Locustella pryeri 

Scope: Global
Language: English

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Taxonomy [top]

Kingdom Phylum Class Order Family
Animalia Chordata Aves Passeriformes Locustellidae

Scientific Name: Locustella pryeri Seebohm, 1884
Common Name(s):
English Marsh Grassbird, Japanese Marsh Warbler
Megalurus pryeri — Collar and Andrew (1988)
Megalurus pryeri — BirdLife International (2000)
Megalurus pryeri — Collar et al. (1994)
Megalurus pryeri — BirdLife International (2004)
Megalurus pryeri — Sibley and Monroe (1990, 1993)
Taxonomic Source(s): del Hoyo, J., Collar, N.J., Christie, D.A., Elliott, A., Fishpool, L.D.C., Boesman, P. and Kirwan, G.M. 2016. HBW and BirdLife International Illustrated Checklist of the Birds of the World. Volume 2: Passerines. Lynx Edicions and BirdLife International, Barcelona, Spain and Cambridge, UK.
Identification information: 14 cm. Medium-sized warbler. Light brownish-buff upperparts with black streaking except on rump and forehead. Indistinct pale supercilium. Buffy-brown tail feathers with dark shafts. Pale buff underparts becoming darker on flanks. Bright buff undertail-coverts.

Assessment Information [top]

Red List Category & Criteria: Near Threatened ver 3.1
Year Published: 2017
Date Assessed: 2016-10-01
Assessor(s): BirdLife International
Reviewer(s): Butchart, S. & Symes, A.
Contributor(s): Chan, S., Cheung, H., He, F., Huang, X., Kato, K. & Zhijun Ma
Facilitator/Compiler(s): Benstead, P., Bird, J., Butchart, S., Crosby, M., Gilroy, J., Khwaja, N., Peet, N., Symes, A., Westrip, J.
This species has a moderately small population, which is divided into a number of isolated sub-populations, and is likely to be declining as a result of wetland destruction in its breeding and wintering grounds, however recent surveys suggest that the population at Poyang Lake, China, could exceed 5,000 pairs (giving a global population exceeding 10,000 individuals), and the species has consequently been downlisted to Near Threatened.

Previously published Red List assessments:

Geographic Range [top]

Range Description:Locustella pryeri is known to breed at six localities on Honshu, in the prefectures of Aomori, Akita, Ibaraki and Chiba, Japan; in Jiangxi, Jiangsu and probably in Heilongjiang and Liaoning, China, and at Lake Khanka, Russia. Surveys in 2007 at Poyang Lake, Jiangxi, China indicated the presence of a potentially large population, estimated to be up to 5,000 pairs, 1,500 of which are within Nanjishan National Nature Reserve (He Fen-qi et al. 2008, He Fen-qi in litt. 2007, X. Huang in litt. 2007), and it has recently been found breeding on the Yangtze estuary (Jiangsu province) (S. Chan in litt. 2009) and in the Shanghai area (Gan et al. 2006, H. F. Cheung in litt. 2008). In 2001 it was breeding in Japan at Lower Iwaki-gawa (c.37-142 breeding males), Hotokenuma (35-448 breeding males), lower reach of Tonegawa (69-375 breeding males), Byoubusan area (nine singing males) and Ukishima (68-30 individuals in 1998) (Ueda 2003, K. Kato in litt. 2006). Its population at Ogata-sogen (58-122 breeding males in the late 1970s) has declined and recently disappeared (K. Kato in litt. 2006). It winters in Honshu and the Shikoku Islands, Japan and the Yangtze basin, China. There are a few records from eastern Mongolia and South Korea and it almost certainly occurs in North Korea. The population in Japan is estimated to be c.2,500 birds (Ueda 2003, K. Kato in litt. 2006).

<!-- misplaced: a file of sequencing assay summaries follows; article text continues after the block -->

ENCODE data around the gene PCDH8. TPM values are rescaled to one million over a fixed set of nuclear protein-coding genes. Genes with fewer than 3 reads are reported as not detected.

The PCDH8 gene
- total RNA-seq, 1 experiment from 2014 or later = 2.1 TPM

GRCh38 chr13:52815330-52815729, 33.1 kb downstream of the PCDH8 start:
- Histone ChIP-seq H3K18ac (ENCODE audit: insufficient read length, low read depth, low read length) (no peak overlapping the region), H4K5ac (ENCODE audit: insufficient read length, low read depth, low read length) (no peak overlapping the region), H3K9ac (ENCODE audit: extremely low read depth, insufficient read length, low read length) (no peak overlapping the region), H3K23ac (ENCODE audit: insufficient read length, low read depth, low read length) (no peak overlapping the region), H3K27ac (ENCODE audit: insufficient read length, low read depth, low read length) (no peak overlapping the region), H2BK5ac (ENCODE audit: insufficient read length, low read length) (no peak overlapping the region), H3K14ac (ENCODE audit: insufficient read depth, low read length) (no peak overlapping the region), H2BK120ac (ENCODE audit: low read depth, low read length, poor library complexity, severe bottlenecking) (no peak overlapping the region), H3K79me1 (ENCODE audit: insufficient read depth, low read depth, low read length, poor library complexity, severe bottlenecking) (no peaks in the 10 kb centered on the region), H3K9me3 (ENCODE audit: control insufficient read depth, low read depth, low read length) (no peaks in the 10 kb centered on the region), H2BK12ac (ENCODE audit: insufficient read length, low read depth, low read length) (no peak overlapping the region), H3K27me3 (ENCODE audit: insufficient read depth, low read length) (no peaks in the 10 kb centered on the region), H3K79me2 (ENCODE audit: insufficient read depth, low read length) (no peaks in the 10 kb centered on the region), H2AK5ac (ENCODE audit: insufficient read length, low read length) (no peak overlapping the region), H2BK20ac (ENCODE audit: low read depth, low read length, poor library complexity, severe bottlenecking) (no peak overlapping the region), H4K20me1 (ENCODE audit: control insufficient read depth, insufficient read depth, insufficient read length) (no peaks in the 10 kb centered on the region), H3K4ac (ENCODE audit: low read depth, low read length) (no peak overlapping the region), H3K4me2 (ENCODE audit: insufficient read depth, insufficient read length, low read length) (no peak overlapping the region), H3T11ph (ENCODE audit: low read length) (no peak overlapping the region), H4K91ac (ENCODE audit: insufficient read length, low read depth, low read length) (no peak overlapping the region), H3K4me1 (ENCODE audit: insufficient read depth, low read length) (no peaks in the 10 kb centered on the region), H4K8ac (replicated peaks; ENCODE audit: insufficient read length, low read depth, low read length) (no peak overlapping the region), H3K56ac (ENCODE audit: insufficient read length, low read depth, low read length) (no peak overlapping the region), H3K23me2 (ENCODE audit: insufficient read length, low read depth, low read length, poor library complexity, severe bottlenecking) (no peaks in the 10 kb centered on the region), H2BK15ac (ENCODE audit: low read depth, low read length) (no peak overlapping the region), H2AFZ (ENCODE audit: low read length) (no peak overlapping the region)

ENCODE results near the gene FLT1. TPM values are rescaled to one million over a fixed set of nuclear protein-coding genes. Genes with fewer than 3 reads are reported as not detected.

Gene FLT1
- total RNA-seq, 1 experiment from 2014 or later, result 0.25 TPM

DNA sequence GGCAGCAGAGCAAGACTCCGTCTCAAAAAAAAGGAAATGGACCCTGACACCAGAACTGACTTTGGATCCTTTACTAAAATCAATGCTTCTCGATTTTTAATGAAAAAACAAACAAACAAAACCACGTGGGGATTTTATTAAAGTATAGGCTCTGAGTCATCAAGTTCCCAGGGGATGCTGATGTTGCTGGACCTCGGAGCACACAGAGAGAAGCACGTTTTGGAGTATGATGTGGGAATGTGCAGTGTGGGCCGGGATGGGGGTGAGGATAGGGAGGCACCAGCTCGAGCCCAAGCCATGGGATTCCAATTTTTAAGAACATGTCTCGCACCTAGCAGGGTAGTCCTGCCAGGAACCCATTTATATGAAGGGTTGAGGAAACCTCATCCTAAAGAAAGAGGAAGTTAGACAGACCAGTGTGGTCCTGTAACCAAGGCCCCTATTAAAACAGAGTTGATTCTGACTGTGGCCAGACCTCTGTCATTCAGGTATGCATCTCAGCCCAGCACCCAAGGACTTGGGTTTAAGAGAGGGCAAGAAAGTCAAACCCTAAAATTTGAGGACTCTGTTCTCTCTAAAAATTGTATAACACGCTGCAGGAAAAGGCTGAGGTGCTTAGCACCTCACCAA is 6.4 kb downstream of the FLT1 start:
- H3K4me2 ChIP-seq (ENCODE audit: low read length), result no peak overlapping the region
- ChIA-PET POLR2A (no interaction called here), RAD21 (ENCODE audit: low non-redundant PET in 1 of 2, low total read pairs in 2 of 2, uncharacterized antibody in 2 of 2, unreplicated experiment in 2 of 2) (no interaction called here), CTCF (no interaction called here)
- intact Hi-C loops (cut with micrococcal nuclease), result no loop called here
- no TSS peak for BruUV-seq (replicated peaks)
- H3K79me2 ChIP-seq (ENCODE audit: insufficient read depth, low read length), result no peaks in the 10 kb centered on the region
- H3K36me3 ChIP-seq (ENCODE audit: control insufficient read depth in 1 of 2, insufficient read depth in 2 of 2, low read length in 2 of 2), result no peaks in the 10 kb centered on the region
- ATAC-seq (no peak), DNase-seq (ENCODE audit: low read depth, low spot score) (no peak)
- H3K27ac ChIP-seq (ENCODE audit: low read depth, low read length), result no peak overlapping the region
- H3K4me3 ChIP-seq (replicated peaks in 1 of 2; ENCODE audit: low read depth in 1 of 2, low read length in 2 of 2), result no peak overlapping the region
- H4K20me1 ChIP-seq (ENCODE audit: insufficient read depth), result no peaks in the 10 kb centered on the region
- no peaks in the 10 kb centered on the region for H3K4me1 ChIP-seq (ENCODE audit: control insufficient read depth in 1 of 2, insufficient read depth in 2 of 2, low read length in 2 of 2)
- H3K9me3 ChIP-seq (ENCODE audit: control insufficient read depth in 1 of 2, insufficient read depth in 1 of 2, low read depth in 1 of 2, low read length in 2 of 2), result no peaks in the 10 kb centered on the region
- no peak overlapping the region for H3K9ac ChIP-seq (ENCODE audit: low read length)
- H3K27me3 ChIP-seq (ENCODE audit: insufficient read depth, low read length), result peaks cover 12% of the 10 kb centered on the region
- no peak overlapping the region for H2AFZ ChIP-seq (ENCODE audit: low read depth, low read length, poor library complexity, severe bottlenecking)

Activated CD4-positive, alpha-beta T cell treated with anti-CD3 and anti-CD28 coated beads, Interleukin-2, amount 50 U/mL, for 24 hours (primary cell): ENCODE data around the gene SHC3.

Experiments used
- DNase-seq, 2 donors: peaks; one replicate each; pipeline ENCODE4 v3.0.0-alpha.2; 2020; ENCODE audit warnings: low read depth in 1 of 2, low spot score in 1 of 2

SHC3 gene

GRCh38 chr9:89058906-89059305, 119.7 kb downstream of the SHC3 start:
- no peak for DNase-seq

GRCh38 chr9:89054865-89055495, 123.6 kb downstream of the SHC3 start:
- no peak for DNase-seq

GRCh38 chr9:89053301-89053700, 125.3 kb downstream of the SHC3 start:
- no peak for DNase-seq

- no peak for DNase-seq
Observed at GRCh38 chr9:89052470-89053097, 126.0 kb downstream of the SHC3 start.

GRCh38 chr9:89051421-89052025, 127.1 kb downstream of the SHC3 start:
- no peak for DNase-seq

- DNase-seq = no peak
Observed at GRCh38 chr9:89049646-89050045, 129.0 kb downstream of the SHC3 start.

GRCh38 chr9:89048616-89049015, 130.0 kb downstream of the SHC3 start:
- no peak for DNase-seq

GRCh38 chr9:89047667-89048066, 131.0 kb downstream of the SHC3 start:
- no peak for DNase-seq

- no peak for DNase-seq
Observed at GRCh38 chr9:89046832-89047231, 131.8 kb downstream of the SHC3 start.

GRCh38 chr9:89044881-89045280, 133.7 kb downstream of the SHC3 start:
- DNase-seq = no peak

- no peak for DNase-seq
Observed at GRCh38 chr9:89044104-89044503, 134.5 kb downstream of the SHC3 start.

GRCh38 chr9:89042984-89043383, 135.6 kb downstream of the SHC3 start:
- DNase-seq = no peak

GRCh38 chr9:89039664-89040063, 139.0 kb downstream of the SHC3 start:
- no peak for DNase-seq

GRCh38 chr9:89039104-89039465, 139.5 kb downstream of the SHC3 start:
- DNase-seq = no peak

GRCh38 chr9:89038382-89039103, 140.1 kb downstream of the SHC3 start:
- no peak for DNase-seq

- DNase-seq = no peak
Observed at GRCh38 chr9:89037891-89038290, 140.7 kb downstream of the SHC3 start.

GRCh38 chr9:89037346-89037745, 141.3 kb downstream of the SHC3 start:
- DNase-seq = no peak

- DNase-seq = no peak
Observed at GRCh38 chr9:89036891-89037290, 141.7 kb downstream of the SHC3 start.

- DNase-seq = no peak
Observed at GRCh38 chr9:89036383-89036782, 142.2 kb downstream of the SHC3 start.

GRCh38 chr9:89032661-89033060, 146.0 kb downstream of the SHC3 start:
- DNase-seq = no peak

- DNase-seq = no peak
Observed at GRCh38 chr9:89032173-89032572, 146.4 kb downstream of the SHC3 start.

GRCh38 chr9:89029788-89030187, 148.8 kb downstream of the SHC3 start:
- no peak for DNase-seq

Countries occurrence:
China; Japan; Korea, Republic of; Mongolia; Russian Federation (Eastern Asian Russia)
Additional data:
Continuing decline in area of occupancy (AOO):Yes
Extreme fluctuations in area of occupancy (AOO):NoEstimated extent of occurrence (EOO) - km2:535000
Continuing decline in extent of occurrence (EOO):YesExtreme fluctuations in extent of occurrence (EOO):No
Number of Locations:11-100Continuing decline in number of locations:Yes
Extreme fluctuations in the number of locations:No